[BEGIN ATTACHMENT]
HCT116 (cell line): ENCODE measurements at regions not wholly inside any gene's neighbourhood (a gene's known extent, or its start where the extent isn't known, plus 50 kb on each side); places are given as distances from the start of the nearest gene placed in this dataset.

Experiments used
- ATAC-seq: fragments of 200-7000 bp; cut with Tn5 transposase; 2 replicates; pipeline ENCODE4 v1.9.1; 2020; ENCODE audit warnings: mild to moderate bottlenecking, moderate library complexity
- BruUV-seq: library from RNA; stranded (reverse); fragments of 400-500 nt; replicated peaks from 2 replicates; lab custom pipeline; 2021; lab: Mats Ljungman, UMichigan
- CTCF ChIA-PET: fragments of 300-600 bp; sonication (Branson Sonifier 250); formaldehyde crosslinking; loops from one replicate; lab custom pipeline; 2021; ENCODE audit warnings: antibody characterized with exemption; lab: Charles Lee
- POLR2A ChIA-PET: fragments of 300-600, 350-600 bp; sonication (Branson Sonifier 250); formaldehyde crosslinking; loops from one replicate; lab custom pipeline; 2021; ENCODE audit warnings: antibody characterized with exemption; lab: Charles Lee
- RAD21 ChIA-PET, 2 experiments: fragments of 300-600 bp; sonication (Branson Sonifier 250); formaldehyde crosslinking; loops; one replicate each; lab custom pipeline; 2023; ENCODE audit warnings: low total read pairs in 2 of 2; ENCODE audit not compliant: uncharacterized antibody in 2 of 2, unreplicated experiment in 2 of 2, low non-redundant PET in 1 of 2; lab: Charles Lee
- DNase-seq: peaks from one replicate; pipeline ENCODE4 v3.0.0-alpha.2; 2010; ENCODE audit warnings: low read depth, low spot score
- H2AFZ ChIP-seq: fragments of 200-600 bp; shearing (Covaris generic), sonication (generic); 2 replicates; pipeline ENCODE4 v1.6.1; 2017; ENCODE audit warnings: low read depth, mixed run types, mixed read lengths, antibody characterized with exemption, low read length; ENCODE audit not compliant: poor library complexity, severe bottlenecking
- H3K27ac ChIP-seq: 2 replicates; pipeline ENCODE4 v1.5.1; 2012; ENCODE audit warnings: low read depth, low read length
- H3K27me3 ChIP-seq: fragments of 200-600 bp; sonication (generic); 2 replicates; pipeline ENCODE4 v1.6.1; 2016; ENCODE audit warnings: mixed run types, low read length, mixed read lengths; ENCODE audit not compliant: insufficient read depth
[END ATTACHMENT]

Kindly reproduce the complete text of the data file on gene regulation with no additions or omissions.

HCT116 (cell line): ENCODE measurements at regions not wholly inside any gene's neighbourhood (a gene's known extent, or its start where the extent isn't known, plus 50 kb on each side); places are given as distances from the start of the nearest gene placed in this dataset.

Experiments used
- ATAC-seq: fragments of 200-7000 bp; cut with Tn5 transposase; 2 replicates; pipeline ENCODE4 v1.9.1; 2020; ENCODE audit warnings: mild to moderate bottlenecking, moderate library complexity
- BruUV-seq: library from RNA; stranded (reverse); fragments of 400-500 nt; replicated peaks from 2 replicates; lab custom pipeline; 2021; lab: Mats Ljungman, UMichigan
- CTCF ChIA-PET: fragments of 300-600 bp; sonication (Branson Sonifier 250); formaldehyde crosslinking; loops from one replicate; lab custom pipeline; 2021; ENCODE audit warnings: antibody characterized with exemption; lab: Charles Lee
- POLR2A ChIA-PET: fragments of 300-600, 350-600 bp; sonication (Branson Sonifier 250); formaldehyde crosslinking; loops from one replicate; lab custom pipeline; 2021; ENCODE audit warnings: antibody characterized with exemption; lab: Charles Lee
- RAD21 ChIA-PET, 2 experiments: fragments of 300-600 bp; sonication (Branson Sonifier 250); formaldehyde crosslinking; loops; one replicate each; lab custom pipeline; 2023; ENCODE audit warnings: low total read pairs in 2 of 2; ENCODE audit not compliant: uncharacterized antibody in 2 of 2, unreplicated experiment in 2 of 2, low non-redundant PET in 1 of 2; lab: Charles Lee
- DNase-seq: peaks from one replicate; pipeline ENCODE4 v3.0.0-alpha.2; 2010; ENCODE audit warnings: low read depth, low spot score
- H2AFZ ChIP-seq: fragments of 200-600 bp; shearing (Covaris generic), sonication (generic); 2 replicates; pipeline ENCODE4 v1.6.1; 2017; ENCODE audit warnings: low read depth, mixed run types, mixed read lengths, antibody characterized with exemption, low read length; ENCODE audit not compliant: poor library complexity, severe bottlenecking
- H3K27ac ChIP-seq: 2 replicates; pipeline ENCODE4 v1.5.1; 2012; ENCODE audit warnings: low read depth, low read length
- H3K27me3 ChIP-seq: fragments of 200-600 bp; sonication (generic); 2 replicates; pipeline ENCODE4 v1.6.1; 2016; ENCODE audit warnings: mixed run types, low read length, mixed read lengths; ENCODE audit not compliant: insufficient read depth